Use this URL to cite or link to this record in EThOS: https://ethos.bl.uk/OrderDetails.do?uin=uk.bl.ethos.790947
Title: The origins, design and implementation of the UK Climate Change Act 2008
Author: Byrne, Adam James George
Awarding Body: UCL (University College London)
Current Institution: University College London (University of London)
Date of Award: 2019
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Abstract:
National approaches to climate change mitigation and adaptation have a central role to play alongside international law and policy and sub-national initiatives. The UK Climate Change Act 2008 (CCA) was one of the first examples of comprehensive climate change legislation in the world. In its original form, the law committed the UK to reduce greenhouse gas emissions by 80% by 2050, created a 'Carbon Budget' system of intermediary targets, created a procedure for adapting to climate change and established the Committee on Climate Change (CCC), an expert advisory body to the UK Government and the devolved countries. In 2019, recent scientific and political developments resulted in a new net zero target being set for 2050. This thesis attempts to understand why the UK responded to the challenge with legislation, why the law was designed in the way that it was and how it has been implemented. The thesis is primarily based on research interviews with a range of actors (politicians, civil servants, experts) conducted between February 2016 and July 2017, with complementary analysis of the law and relevant documents from the Government and the CCC. The approach of the thesis reflects the design of the CCA and applies social science and environmental law theory and scholarship on the relationship between law/policy, politics and science/expertise, especially principles of legal design and the idea of co-production. The research chapters focus on: the period of advocating for better approaches to climate change in the years 2000-2005; the establishment of the NGO campaign, the 'Big Ask' and its effect on government; the political process; the design of the CCA; the role of pre-legislative and legislative (parliamentary) scrutiny; the setting up of the CCC; the implementation of the CCA, specifically the influence of the Carbon Budget system; and the influence, functioning and advice of the CCC. The thesis juxtaposes the desire for the depoliticisation of climate change in the UK and the reality of a highly politically mediated process. The CCA and the CCC reflects a pragmatic response to the challenges of climate change for policy in the UK and appears to have had some influence on Government decision-making.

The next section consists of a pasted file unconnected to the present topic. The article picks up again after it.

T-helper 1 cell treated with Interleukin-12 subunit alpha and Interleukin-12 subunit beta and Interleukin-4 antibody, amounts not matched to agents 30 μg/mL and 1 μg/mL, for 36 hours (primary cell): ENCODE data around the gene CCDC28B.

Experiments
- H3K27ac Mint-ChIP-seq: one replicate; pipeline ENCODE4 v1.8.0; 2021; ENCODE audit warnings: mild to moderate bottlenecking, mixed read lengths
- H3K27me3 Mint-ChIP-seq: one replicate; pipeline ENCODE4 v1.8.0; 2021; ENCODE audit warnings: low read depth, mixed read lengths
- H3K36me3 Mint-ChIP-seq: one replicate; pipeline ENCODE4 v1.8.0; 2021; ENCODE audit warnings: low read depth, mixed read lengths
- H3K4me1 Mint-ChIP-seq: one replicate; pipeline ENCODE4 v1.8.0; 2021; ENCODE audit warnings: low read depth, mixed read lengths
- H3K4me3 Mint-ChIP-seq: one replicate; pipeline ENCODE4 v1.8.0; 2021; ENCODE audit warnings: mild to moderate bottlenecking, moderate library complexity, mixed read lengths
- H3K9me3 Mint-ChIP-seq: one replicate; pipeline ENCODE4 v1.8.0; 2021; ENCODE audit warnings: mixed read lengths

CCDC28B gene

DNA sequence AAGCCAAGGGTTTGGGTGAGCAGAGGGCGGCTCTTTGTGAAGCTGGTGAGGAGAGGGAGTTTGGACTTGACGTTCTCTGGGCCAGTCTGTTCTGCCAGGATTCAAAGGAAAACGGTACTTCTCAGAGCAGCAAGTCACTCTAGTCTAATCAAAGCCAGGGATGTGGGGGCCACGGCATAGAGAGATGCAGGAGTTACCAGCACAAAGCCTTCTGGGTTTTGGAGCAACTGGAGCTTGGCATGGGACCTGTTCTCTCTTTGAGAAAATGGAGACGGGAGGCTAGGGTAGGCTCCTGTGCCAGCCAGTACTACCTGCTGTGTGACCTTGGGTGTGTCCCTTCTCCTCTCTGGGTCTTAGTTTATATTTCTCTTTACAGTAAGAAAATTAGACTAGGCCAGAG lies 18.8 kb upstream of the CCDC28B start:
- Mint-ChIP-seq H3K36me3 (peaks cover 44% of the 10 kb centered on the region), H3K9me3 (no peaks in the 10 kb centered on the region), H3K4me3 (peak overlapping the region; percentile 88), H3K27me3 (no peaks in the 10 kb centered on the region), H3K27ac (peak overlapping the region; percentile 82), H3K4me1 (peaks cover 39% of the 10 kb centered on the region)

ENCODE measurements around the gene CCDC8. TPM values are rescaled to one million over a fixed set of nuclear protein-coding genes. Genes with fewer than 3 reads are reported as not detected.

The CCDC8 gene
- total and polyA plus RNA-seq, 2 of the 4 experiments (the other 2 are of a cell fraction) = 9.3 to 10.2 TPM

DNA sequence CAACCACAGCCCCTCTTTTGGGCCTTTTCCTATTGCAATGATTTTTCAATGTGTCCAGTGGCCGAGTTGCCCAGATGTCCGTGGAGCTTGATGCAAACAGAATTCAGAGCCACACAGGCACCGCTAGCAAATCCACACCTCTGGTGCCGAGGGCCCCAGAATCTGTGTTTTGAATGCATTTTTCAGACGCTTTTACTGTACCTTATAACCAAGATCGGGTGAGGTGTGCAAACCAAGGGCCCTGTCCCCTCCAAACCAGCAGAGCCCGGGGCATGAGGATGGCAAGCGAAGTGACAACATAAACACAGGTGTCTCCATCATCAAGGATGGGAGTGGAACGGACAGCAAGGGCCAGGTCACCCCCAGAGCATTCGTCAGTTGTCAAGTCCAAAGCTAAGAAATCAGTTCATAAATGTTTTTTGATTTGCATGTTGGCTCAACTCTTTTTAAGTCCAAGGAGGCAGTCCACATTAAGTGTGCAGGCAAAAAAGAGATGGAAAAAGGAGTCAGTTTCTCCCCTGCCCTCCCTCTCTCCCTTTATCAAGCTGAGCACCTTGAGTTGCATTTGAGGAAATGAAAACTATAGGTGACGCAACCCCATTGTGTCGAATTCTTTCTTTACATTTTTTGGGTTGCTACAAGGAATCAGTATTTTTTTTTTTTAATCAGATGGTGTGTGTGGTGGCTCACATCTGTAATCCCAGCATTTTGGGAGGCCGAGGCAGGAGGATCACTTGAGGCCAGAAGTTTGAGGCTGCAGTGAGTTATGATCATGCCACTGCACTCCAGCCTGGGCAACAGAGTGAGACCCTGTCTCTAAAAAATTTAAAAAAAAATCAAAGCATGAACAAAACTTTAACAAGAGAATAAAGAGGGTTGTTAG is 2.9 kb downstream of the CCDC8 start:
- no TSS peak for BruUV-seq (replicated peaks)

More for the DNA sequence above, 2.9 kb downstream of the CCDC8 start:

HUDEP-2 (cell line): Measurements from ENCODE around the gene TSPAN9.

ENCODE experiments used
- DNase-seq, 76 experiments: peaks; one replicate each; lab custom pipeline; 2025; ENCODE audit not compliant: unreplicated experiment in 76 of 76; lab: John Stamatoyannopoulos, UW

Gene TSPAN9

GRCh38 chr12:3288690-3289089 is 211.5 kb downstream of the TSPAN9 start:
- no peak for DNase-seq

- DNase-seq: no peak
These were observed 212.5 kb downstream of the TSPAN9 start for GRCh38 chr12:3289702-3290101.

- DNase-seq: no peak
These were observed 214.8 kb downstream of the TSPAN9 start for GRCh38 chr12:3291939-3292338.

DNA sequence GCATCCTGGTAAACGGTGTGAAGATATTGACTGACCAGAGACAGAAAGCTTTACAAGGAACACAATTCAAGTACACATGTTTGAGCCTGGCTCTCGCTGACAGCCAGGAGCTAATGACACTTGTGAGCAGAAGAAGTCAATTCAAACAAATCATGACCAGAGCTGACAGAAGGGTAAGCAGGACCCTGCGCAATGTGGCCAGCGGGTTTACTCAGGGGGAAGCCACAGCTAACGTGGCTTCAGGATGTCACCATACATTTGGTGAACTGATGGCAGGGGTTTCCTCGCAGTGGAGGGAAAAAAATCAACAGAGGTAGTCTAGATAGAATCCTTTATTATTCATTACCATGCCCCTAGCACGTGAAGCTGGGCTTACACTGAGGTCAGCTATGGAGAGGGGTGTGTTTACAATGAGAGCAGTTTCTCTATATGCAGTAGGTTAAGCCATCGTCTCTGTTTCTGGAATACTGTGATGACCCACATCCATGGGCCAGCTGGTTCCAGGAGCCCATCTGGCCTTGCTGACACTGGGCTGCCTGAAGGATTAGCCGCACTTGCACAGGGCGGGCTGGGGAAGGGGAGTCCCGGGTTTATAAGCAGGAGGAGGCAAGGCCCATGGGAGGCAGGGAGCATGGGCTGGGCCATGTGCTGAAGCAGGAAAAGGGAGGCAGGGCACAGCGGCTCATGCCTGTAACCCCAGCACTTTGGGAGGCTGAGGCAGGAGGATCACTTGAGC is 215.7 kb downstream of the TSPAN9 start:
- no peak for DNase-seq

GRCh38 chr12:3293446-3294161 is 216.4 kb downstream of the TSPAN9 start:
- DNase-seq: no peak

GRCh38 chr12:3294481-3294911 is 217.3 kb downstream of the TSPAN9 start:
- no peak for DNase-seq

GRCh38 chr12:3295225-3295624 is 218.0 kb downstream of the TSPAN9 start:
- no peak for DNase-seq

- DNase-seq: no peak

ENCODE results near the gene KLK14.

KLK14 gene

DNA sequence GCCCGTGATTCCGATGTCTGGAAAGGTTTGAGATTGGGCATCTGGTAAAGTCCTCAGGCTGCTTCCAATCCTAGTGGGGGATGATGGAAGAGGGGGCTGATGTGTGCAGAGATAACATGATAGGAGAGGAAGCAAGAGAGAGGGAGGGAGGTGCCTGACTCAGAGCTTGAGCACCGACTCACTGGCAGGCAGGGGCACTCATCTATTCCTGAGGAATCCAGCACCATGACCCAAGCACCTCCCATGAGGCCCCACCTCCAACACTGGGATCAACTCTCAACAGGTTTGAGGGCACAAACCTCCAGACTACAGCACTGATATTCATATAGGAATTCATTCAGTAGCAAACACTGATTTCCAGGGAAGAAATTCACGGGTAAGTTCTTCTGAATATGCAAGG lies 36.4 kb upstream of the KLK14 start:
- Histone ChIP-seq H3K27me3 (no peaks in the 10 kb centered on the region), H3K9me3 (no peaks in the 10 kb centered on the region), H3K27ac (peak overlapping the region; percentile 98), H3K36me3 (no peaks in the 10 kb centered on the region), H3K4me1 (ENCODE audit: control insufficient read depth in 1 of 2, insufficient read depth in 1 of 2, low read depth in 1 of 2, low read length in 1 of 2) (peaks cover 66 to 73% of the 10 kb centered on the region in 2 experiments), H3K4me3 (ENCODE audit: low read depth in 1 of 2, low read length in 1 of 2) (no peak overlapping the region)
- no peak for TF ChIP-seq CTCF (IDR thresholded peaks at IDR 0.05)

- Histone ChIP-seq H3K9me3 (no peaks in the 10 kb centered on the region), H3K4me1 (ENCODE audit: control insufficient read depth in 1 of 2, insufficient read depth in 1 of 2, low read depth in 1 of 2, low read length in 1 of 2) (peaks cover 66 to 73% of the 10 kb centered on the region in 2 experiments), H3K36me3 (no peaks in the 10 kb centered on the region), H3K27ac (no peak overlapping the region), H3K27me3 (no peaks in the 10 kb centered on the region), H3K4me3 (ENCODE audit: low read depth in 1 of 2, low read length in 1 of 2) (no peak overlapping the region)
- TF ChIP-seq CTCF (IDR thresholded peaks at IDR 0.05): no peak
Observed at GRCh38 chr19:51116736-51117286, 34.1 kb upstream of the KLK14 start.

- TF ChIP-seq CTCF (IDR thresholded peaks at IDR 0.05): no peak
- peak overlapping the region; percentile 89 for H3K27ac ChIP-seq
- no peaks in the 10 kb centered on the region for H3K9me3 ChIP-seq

Supervisor: Not available Sponsor: Not available
Qualification Name: Thesis (Ph.D.) Qualification Level: Doctoral
EThOS ID: uk.bl.ethos.790947  DOI: Not available
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